Observing the Messier Objects with a Small Telescope contains descriptions and photographs of the 103 Messier objects, with instructions on how to find them without a computerized telescope or even setting circles. The photographs show how the objects appear through a 127mm Maksutov (and other instruments, where applicable). The visual appearance of a Messier object is often very different from what can be imaged with the same telescope, and a special feature of this book is that it shows what you can see with a small telescope. It will also contain binocular descriptions of some objects. Messier published the final version of his catalog in 1781 (it contains 103 different objects), a catalog so good that it is still in common use today, well over two centuries later. In making a catalog of all the 'fixed' deep-sky objects that observers might confuse with comets, Messier had succeeded in listing all the major interesting deep-sky objects that today are targets for amateur astronomers. Messier's telescope (thought to be a 4-inch) was, by today's amateur standards, small. It also had rather poor optics by modern standards. Thus - and despite the fact that he was a master observer - all the things Messier saw can be found and observed by any observer using a commercial 127 mm (5-inch) telescope. Observing the Messier Objects with a Small Telescope lets the reader follow in Messier's footsteps by observing the Messier objects more or less as the great man saw them himself!This book contains descriptions and photographs of his 110 cataloged objects, with instructions on how to find them without a computerized telescope or even setting circles.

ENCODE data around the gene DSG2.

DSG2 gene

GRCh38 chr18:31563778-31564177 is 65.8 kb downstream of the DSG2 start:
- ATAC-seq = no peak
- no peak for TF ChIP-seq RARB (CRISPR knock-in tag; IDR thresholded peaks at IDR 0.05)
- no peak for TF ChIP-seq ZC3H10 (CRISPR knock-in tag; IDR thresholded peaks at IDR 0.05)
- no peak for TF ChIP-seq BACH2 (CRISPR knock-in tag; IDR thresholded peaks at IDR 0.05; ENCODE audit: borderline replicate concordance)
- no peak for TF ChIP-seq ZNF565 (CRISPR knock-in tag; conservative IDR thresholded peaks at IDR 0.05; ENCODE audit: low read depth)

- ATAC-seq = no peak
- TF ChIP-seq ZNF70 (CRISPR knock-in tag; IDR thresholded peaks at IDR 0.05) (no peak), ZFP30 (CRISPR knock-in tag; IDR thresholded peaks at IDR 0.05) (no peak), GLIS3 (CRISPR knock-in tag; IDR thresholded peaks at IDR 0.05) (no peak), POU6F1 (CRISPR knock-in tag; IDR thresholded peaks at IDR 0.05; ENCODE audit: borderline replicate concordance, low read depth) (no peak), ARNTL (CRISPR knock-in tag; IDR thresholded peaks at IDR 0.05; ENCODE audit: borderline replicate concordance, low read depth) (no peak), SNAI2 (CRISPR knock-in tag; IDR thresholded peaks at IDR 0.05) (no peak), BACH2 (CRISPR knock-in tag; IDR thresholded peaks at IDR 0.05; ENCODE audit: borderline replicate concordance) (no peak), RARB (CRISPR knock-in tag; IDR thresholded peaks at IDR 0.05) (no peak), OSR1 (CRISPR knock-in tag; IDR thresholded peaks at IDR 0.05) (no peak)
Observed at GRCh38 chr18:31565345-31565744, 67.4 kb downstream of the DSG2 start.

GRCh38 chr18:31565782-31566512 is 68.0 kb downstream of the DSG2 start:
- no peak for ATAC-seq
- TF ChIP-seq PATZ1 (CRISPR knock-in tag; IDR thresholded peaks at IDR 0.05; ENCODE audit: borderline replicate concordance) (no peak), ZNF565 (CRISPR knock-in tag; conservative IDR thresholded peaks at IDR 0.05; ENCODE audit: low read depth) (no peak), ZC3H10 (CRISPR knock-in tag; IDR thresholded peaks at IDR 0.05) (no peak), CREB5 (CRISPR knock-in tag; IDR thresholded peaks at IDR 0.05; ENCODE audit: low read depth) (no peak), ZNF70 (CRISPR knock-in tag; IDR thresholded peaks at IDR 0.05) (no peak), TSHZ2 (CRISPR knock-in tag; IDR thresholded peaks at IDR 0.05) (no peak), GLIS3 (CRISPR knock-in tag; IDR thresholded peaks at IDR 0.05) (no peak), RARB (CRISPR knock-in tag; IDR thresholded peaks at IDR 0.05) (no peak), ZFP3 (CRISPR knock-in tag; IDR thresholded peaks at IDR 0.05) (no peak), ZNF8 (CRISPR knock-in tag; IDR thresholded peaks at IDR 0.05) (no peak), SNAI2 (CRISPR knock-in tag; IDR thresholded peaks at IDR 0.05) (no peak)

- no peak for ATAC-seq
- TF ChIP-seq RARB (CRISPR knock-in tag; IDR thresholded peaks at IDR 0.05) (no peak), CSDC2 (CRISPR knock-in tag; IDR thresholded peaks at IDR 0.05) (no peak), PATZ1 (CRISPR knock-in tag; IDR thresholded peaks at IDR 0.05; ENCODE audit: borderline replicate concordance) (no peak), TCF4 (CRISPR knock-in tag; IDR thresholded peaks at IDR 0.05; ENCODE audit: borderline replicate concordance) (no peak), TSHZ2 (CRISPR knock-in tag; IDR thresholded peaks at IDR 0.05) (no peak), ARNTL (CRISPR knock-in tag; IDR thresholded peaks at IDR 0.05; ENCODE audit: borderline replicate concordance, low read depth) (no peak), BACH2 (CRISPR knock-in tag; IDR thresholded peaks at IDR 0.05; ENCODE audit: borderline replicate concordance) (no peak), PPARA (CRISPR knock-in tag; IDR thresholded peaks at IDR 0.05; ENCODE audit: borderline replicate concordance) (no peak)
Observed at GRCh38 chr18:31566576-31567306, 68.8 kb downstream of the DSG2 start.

|Title||:||Observing the Messier Objects with a Small Telescope|
|Publisher||:||Springer Science & Business Media - 2011-11-02|